“A democracy is not strengthened by violating its rules and fundamental pillars,” said Minister Benjamin F. Muhammad, who, as a member of the Wilmington 10, was wrongly imprisoned (1976-1980) after leading a Wilmington, N.C., demonstration. “If you start to remove the fundamental pillars of society, the society runs the risk of caving in on itself,” he said.

PATRIOT Act attacked

Over vigorous objections from activists and civil liberty groups, the U.S.A. PATRIOT Act was overwhelmingly approved by both houses of Congress and signed into law on Oct. 26. The far-reaching legislation, experts say, diminishes privacy and political freedoms to unparalleled degrees. The legislation enhances the President’s executive ability to conduct surveillance, place new tools at the pleasure of prosecutors, and grants the Immigration and Naturalization Service (INS) authority in the detention of immigrants suspected of terrorism for indefinite periods.

“The president’s responsibility is to execute this war and prevent further terrorist attacks,” argued a spokesman for the conservative Heritage Foundation. “Each of them (detainees) are represented by lawyers and the federal courts are open and I feel confident that many of them will be vindicated.”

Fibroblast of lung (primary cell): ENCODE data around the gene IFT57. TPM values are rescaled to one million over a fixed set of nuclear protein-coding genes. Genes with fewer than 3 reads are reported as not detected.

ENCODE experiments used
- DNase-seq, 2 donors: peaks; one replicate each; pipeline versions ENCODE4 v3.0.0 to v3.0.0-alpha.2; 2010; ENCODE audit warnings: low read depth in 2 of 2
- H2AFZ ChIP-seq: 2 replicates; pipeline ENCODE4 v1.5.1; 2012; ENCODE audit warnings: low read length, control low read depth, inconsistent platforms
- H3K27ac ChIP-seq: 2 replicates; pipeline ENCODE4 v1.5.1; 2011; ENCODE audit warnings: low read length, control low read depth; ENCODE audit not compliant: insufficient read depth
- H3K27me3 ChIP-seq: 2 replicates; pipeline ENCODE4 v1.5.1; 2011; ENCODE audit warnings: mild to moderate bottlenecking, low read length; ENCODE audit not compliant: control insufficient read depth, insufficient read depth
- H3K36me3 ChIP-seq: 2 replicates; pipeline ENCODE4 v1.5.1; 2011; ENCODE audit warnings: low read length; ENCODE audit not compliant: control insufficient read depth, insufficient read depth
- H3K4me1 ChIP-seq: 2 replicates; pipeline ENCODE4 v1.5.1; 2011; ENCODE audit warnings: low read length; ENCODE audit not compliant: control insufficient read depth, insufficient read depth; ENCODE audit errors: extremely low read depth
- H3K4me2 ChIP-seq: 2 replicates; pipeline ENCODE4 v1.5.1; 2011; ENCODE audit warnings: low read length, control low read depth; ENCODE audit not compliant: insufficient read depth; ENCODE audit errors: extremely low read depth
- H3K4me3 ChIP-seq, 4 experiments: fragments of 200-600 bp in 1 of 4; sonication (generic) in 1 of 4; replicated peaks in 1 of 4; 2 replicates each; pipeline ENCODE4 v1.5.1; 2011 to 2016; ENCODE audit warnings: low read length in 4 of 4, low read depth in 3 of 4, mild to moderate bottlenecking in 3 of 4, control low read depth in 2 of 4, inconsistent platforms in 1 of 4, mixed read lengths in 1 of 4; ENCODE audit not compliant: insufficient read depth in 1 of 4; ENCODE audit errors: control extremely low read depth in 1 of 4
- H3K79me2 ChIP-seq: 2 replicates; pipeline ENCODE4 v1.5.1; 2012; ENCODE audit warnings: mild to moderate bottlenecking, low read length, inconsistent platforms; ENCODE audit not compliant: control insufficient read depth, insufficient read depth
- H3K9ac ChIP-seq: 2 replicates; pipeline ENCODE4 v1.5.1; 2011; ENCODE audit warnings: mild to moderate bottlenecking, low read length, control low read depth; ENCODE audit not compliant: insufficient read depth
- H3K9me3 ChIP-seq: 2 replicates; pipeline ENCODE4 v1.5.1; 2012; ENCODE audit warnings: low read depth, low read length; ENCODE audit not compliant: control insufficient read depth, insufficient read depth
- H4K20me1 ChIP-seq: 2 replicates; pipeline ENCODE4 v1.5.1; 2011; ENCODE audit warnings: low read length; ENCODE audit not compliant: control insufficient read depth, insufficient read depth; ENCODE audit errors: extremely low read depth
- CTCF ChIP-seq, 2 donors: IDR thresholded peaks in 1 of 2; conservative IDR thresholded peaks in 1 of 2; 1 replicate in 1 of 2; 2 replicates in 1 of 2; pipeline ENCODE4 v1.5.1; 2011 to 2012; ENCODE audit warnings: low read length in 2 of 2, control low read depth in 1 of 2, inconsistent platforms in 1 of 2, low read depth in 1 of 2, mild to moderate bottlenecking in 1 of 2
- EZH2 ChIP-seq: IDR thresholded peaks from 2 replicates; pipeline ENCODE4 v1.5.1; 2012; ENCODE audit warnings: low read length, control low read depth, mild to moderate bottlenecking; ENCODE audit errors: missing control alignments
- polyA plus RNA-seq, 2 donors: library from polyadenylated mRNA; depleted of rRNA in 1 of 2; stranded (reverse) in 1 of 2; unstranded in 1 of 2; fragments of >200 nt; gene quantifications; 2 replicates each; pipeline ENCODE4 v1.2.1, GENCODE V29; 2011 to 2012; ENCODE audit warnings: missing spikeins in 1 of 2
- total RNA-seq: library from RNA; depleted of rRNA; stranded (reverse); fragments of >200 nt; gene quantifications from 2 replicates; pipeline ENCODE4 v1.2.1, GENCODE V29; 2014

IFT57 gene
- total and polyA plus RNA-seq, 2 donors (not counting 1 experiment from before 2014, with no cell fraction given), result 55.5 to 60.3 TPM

Regarding civil liberties, the spokesman said the threat is not real and that some of these concerns are due to envy. “One of the reasons that people hate [the U.S.] and are waging war is because we have a love of liberty, but we have learned from our own failings in the past and in this war we are going to try to get the balance right.”

The law, however, does not appear to reflect his conclusion.

The enhanced surveillance powers found in the act include the ability to conduct covert searches, obtain sensitive personal records and track e-mail and Internet usage. Combined with the military tribunal order signed by Mr. Bush on Nov. 13, Black lawmakers contend that it allows the evasion of the Fourth Amendment’s probable cause requirement. In addition, the execution of such powers allows for minimal judicial and congressional oversight.

Wiretaps without cause

Rep. Scott told The Final Call that the PATRIOT Act allows the government to wiretap citizens without probable cause and the military tribunal decision will subject people “to a process where you are not presumed innocent. You don’t have to be found guilty beyond a reasonable doubt. There is no need for a unanimous verdict, rules of evidence don’t apply and you’re tried without a judge or jury. Both will be subordinates of the one who accused you of being guilty to begin with.”

He also assured The Final Call that the tribunals could easily apply domestically “by the stroke of the pen. No congressional action, no nothing,” he said.